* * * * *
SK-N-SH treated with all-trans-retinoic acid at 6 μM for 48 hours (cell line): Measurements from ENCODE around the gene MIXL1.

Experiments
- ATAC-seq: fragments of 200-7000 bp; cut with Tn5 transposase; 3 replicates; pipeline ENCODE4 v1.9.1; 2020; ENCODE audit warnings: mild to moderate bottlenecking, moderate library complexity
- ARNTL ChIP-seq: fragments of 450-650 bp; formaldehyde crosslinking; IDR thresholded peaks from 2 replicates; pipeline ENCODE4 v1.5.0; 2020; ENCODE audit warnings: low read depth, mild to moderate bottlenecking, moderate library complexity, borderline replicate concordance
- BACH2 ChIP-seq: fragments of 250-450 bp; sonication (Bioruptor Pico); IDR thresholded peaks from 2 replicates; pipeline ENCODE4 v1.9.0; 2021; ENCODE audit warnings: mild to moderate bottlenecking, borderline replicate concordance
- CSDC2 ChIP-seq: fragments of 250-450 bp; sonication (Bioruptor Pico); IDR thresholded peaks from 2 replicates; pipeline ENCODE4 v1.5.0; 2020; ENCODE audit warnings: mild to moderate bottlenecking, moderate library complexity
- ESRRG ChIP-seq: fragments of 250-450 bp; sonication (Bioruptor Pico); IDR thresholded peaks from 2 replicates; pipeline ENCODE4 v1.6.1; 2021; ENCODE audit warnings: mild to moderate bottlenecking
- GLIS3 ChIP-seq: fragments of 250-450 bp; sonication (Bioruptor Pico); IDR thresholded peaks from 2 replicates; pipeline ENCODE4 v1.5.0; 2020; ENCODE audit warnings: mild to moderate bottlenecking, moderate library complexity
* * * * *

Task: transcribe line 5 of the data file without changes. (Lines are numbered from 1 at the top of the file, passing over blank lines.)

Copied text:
- BACH2 ChIP-seq: fragments of 250-450 bp; sonication (Bioruptor Pico); IDR thresholded peaks from 2 replicates; pipeline ENCODE4 v1.9.0; 2021; ENCODE audit warnings: mild to moderate bottlenecking, borderline replicate concordance